Note the unimpressive fund-raising performances of Sheriff Tom Dart and State's Attorney Anita Alvarez. Neither is in a position to run for any other office.

Not all Chicago aldermen are created equal. Ed Burke (14th) had an obscene $7.2 million on hand, while Ray Suarez (31st), from Berrios' ward, had $1.1 million and Gold Coaster Brendan Reilly (42nd) had $600,000. Those three guys own their wards lock, stock and barrel. No opposition will ever surface.

At the bottom of the proverbial on-hand barrel were Nick Sposato (36th) with $1,952, Mary O'Connor (41st) with $10,462, Joe Moore (49th) with $12,349, Proco Joe Moreno (1st) with $13,276 and John Arena (45th) with $17,685. Floating only slightly higher are Tim Cullerton (38th) with $29,386 and Scott Waguespack (32nd) with $25,539. That kind of cash reserve doesn't discourage 2015 opposition. Even the city's least-connected alderman, Ameya Pawar (47th), had more: $34,454.

"Lord Burke," who is the dean of the City Council and the chairman of the Finance Committee, runs his 85 percent Hispanic ward like a feudal monarchy. He rules from the manor, and everybody else is a serf. After raising $753,591 in 2011, Burke was unopposed for re-election, getting 5,907 votes in a ward with just 14,117 registered voters and a population of 60,000.

Other considerations matter: A vibrant commercial district, like Reilly's North Loop or Bob Fioretti's (2nd) South Loop, means a big cash haul. So do connections: Suarez feeds off Berrios' perceived clout. The North Side and Northwest Side aldermen do not have that pull. All will be vulnerable in 2015 to a big-spending foe.

In fact, two aldermanic races are under way: Sposato versus Cullerton in the new 38th Ward and Arena against 2011 loser John Garrido, whom he beat by 30 votes. Unions heavily funded both Cullerton and Arena in 2011, so their anemic cash-on-hand amounts are not a dire harbinger. They can expect that money again in 2015. Sposato has yet to get his fund-raising on track, and Garrido is still in debt to himself and his father for $47,000.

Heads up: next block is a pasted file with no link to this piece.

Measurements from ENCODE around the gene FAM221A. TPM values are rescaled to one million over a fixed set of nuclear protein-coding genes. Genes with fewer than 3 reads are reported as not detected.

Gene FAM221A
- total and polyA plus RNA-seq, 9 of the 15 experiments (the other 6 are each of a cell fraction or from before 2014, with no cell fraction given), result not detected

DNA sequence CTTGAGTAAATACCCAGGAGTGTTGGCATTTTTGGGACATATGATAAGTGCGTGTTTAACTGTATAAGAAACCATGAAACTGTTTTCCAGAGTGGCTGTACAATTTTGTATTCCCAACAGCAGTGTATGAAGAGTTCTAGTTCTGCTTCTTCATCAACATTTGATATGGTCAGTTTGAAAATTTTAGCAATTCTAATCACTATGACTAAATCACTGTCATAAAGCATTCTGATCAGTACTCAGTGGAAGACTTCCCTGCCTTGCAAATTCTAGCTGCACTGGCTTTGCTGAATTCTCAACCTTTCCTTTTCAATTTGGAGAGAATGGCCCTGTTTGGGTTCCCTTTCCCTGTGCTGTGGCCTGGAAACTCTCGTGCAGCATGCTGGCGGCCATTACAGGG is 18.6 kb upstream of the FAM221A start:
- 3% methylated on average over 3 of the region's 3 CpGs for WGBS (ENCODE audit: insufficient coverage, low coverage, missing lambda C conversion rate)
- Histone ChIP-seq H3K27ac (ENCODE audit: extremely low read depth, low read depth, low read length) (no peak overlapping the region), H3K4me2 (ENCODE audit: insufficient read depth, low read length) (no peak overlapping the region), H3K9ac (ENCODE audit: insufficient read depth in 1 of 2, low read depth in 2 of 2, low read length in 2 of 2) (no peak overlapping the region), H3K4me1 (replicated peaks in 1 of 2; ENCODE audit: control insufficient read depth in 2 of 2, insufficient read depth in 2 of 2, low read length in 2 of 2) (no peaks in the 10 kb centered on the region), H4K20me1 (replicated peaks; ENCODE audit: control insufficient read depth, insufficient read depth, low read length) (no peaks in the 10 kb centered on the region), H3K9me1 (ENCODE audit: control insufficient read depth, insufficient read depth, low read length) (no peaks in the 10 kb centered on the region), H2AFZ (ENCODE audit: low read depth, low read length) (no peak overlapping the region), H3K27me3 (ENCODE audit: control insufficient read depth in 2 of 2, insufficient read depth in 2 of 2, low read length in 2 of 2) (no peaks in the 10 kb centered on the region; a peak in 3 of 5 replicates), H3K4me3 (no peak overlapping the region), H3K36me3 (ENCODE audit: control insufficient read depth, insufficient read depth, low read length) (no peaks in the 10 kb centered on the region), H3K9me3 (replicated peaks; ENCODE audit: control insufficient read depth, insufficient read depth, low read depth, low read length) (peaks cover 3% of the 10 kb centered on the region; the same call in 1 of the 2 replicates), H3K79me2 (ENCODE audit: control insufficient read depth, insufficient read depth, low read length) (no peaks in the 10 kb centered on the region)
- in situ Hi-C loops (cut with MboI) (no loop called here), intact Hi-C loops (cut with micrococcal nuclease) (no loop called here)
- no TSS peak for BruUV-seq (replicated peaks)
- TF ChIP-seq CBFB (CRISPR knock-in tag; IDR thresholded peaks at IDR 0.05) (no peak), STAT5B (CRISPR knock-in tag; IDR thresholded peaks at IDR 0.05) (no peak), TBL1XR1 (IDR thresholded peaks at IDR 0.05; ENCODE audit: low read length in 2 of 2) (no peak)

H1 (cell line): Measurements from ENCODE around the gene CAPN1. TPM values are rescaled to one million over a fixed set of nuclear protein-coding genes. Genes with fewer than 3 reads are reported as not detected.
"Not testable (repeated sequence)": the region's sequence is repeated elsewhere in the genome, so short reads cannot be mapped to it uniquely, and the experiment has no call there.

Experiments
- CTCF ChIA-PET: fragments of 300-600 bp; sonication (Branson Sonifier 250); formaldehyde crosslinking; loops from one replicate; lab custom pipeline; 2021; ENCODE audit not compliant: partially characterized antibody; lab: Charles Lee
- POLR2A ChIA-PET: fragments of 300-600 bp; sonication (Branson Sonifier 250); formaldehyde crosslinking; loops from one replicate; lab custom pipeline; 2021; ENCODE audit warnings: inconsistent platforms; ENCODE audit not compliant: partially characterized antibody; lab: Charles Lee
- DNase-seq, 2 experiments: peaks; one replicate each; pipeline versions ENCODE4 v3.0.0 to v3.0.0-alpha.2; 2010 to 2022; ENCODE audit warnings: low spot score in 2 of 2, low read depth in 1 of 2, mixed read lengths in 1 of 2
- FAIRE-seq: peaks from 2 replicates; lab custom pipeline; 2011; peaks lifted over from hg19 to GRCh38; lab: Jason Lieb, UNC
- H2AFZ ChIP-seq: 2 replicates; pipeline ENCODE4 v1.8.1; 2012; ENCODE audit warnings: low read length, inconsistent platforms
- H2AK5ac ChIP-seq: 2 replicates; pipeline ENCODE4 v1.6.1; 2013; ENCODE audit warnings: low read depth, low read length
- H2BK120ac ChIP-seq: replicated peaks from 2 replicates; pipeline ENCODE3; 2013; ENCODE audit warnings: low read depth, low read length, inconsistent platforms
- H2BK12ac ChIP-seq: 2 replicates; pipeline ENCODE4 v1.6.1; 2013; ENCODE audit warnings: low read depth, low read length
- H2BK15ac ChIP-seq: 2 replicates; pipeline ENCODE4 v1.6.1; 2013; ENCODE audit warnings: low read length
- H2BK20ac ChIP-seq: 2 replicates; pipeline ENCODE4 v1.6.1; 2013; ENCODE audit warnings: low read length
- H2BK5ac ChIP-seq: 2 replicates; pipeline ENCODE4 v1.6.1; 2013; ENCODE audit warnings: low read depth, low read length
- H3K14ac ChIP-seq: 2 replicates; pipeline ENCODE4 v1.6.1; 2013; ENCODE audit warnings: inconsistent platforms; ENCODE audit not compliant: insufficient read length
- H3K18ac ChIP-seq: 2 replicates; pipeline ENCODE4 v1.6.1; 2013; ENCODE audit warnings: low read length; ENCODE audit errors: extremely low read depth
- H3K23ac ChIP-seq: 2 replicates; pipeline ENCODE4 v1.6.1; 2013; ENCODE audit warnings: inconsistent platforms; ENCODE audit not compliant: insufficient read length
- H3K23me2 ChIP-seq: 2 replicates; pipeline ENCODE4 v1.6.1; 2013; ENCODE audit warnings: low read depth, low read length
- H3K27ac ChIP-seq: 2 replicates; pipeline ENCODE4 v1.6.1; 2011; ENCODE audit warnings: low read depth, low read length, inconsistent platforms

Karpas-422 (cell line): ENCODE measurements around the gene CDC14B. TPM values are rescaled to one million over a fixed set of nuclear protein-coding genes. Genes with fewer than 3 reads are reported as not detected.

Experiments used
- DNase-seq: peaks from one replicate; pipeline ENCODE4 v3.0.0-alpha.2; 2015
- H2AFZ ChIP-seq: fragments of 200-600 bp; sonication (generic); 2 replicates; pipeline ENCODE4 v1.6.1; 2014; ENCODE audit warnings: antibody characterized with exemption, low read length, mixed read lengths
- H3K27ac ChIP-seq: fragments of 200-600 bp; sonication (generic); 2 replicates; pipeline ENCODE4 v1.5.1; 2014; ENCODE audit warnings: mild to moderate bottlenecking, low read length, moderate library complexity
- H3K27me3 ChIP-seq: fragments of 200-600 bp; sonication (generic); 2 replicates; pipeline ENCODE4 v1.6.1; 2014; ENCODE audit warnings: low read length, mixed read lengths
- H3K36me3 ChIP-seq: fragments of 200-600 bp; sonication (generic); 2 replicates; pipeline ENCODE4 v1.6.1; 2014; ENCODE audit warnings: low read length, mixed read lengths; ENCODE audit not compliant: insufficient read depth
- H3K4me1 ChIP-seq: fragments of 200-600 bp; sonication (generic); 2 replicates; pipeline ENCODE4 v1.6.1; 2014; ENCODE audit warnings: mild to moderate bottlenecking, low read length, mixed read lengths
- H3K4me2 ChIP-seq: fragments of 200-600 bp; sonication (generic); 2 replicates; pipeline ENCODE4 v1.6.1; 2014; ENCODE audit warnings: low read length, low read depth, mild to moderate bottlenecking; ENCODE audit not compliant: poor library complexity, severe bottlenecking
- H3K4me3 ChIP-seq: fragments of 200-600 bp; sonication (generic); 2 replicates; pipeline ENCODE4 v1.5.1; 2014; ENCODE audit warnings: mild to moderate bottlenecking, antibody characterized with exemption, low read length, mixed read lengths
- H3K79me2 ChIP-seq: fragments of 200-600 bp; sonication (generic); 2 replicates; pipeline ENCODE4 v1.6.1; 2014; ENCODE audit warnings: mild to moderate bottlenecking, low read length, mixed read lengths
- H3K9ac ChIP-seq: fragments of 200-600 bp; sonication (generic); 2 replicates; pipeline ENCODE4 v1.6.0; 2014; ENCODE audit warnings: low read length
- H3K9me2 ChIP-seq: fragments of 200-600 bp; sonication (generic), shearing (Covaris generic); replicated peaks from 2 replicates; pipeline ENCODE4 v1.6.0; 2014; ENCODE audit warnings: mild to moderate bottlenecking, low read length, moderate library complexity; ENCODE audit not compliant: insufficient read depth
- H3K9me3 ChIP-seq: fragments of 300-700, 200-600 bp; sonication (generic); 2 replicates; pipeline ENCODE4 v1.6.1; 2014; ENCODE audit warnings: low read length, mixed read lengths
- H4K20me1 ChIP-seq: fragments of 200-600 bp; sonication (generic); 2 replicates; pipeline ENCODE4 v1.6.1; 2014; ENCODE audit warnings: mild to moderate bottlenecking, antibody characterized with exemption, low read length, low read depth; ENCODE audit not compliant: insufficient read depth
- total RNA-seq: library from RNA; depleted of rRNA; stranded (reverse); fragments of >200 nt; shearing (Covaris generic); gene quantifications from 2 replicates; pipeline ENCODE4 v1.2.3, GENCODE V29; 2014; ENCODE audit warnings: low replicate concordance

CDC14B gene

Arena has become prolific in scheduling fund-raisers, but, he acknowledges, "I spend the money as quickly as I receive it." Arena's bungled attempt to put a referendum for an elected school board on the November ballot drew a sarcastic blog posting from Alderman Moore, saying that it "evinces a lack of organization and planning."

Out of sight but not out of cash. You can't take your wealth to the grave, but you can take your campaign cash into retirement. Daley is sitting on $705,174. Former aldermen Bill Banks (36th) and Gene Schulter (47th) have $551,647 and $766,460, respectively. Former state senator Jim DeLeo, who was the Springfield go-to guy for Chicago's entertainment and food-service industry, still has $336,898. They can spend their slush fund as they see fit for donations to other politicians or for food and recreation with other politicians. Or they can put it in their pocket and pay taxes.

Springfield specialization matters. Champion an issue or work full-time at fund-raising and the money will cascade. State Representative Lou Lang (D-16) of Skokie has been the gambling/riverboat industry's cheerleader for a decade. He raised $849,751 and had $946,290 on hand. State Representative Skip Saviano (R-77) of Elmwood Park has assumed DeLeo's mantle. He raised $1,004,914 and had $325,486 on hand. Both are impregnable.

Compare that to colleagues like Ira Silverstein (D-8), Mike McAuliffe (R-20) and John D'Amico (D-15), who struggle to raise $75,000 to $100,000 a year. Nevertheless, all are secure.

Perhaps the most prodigious area fund-raisers are two Democratic workaholics who campaign 24/7: state Senator Dan Kotowski of Park Ridge and state Representative Dan Biss of Evanston, who is running for senator. Kotowski had $551,537 on hand, but she till faces a tough re-election race. Biss, who is the heir to Jan Schakowsky's congressional seat, had $368,366 on hand -- not bad for a 2-year incumbent.

The size of one's campaign account matters.